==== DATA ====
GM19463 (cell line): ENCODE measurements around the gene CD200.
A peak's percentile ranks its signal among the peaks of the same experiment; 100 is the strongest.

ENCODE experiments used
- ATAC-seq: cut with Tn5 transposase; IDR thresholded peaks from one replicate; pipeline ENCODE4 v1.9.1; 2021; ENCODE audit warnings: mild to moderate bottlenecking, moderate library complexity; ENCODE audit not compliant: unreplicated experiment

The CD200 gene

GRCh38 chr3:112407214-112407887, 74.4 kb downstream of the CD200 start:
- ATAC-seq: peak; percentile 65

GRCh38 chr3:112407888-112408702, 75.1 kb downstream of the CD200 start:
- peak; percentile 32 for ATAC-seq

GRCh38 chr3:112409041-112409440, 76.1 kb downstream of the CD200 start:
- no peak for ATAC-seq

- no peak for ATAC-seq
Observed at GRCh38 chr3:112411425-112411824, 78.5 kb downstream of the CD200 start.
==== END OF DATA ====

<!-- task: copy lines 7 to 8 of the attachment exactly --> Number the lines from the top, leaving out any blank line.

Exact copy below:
- ATAC-seq: peak; percentile 65

GRCh38 chr3:112407888-112408702, 75.1 kb downstream of the CD200 start: